Using qemu on Windows (Basics)

Have you ever felt an urge to use Linux in your office but you are not allowed to install it without permission. Additionally you are not allowed the partition the Hard Disk. What could be a solution? Very simple, get a Virtual Machine. Now again a new problem comes up- Virtualizing softwares are quite big and take for example VMWare are too big itself to be handled and cant be kept hidden on your computer.

This is my experience what I did when faced these problems. I downloaded qemu for Windows and also the ISO of the Linux I wanted to use. In my case it was Xubuntu as I wanted a lightweight distro. First of all you dont need to install qemu at all, just unzip it and keep it in any folder of you choice. Neither do you have to add any Product key or anythin of the sort. Here it the step by step proceedure what needs to be done to make a Virtual copy of Linux running on yor system.

1. Get a copy of the ISO of your Operating System

I wanted to install Linux – Xubuntu and download a copy of it from the main website. You can get any OS, doesnt need to be Xubuntu. It can be OpenSolaris, OpenBSD, FreeBSD or Windows itself

2. Create a virtual Hard Disk

This step is useful only if you want to install the OS, if you intend just to run LIVE without installing, you can skip this stage.

qemu-img.exe create filename 4000M

Where filename is the name of the file you are intending to use as a Hard Disk and 4000M means the size of the file is 4000MB. To create files of size more than 4GB you need to be on NTFS Filesystem as older ones cant handle such large files.

3. Start the OS in Live Mode

In this case you dont need to have a Hard Disk, just an ISO required. Boot from it using the command

qemu.exe -cdrom isoimage.iso -boot d

In this case isoimage.iso is the file which contains the ISO and is to tell that you want to boot from CD. In this case you have chosen to make CDROM as an ISO.

4. Install the OS on the Disk you created

In this you need to have the Disc created along with the ISO, use this command

qemu.exe -cdrom isoimage.iso -hda filename -boot d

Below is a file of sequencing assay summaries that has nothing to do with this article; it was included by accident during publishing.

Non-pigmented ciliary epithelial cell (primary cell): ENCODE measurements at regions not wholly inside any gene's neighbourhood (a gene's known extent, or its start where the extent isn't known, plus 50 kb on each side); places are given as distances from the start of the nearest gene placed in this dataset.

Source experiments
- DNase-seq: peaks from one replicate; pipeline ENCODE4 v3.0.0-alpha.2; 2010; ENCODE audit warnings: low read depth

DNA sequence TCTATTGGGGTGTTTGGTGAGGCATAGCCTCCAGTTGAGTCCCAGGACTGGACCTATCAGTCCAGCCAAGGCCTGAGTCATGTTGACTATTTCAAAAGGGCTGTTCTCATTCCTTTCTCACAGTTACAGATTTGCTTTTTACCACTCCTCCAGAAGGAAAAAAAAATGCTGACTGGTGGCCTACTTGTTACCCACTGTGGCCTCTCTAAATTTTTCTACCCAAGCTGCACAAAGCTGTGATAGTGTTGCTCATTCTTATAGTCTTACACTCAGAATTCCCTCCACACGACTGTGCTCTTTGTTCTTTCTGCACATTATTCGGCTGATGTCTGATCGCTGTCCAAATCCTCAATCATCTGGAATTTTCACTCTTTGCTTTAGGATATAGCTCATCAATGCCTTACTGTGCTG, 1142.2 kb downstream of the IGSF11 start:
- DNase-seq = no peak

The above command means that you chosen ISO as the CDROM, filename as First Hard Disk (hda) and you wanted to boot from CDROM ( -boot d )

Install from the ISO, when it is complete, just exit from qemu.

5. Starting an installed OS

This case is when you have installed from the ISO and want to use it regularly. In this case just issue the command

qemu.exe -hda filename -boot c

Here -boot c tells to boot from the first Hard Disk, you dont need -cdrom option as you have already installed the OS. You can have more than one hard disk, by specifying the -hdb ,-hdc and -hdd option, but you can only boot from -hda.


  • I was not able to connect to network even after specifying a lots of options. If your network doesn’t work and you want to  have some files on the guest OS, then download it on host OS, make an ISO from all those files using some tool like MagicISO. Then before starting the Virtual Machine, specify this ISO in the -cdrom options but use -boot c option itself to boot from the hard disk. Now when you are inside the OS, just mount the ISO using the command

mount /dev/scd0 /media/cdrom

  • Dont ever close the running Host OS using the close button of available in windows. Maybe you might not understand why at the first glance, but you can corrupt your data or installation. Dont even try to open two instances of the Guest OS using the command two times using the same Hard Disk file. You can badly screw up your installation.
  • -boot option can be used to control the boot priority as you did in BIOS settings. ‘a’ means floppy drive, ‘c’ means Hard Disk and ‘d’ means CD Drive.
  • Since you can have more than one Hard Disk you may be tempted to use the Hard Disk images in any order you want. This is highly unrecommended because MBR is only on the first Hard Disk. If you have Second Hard Disk on hdb when installing, swapping them too may lead to unbootable state as the Second Hard Disk doesnt have a MBR.
  • You can even start the Guest OS in full screen mode using the -full-screen option
  • Lastly, qemu can even access your Host OS’s hardware itself. You can install Linux/OpenSolaris etc on the physical partitons itself. You can directly access the physical CD Drive inside the Guest OS. All these would be covered in the next Tutorial.